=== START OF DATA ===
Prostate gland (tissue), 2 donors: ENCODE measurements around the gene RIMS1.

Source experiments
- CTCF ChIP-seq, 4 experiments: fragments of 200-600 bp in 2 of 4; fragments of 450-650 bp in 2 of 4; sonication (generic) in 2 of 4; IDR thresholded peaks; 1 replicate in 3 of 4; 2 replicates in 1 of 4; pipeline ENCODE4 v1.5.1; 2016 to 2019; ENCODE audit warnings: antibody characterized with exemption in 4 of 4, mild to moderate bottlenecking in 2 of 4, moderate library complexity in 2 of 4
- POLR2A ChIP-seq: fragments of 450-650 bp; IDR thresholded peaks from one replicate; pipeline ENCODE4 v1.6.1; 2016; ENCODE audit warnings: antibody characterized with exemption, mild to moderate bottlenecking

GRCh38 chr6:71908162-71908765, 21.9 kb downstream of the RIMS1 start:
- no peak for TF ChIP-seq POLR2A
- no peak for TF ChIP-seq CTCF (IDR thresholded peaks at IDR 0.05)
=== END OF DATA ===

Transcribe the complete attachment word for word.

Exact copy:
Prostate gland (tissue), 2 donors: ENCODE measurements around the gene RIMS1.

Source experiments
- CTCF ChIP-seq, 4 experiments: fragments of 200-600 bp in 2 of 4; fragments of 450-650 bp in 2 of 4; sonication (generic) in 2 of 4; IDR thresholded peaks; 1 replicate in 3 of 4; 2 replicates in 1 of 4; pipeline ENCODE4 v1.5.1; 2016 to 2019; ENCODE audit warnings: antibody characterized with exemption in 4 of 4, mild to moderate bottlenecking in 2 of 4, moderate library complexity in 2 of 4
- POLR2A ChIP-seq: fragments of 450-650 bp; IDR thresholded peaks from one replicate; pipeline ENCODE4 v1.6.1; 2016; ENCODE audit warnings: antibody characterized with exemption, mild to moderate bottlenecking

GRCh38 chr6:71908162-71908765, 21.9 kb downstream of the RIMS1 start:
- no peak for TF ChIP-seq POLR2A
- no peak for TF ChIP-seq CTCF (IDR thresholded peaks at IDR 0.05)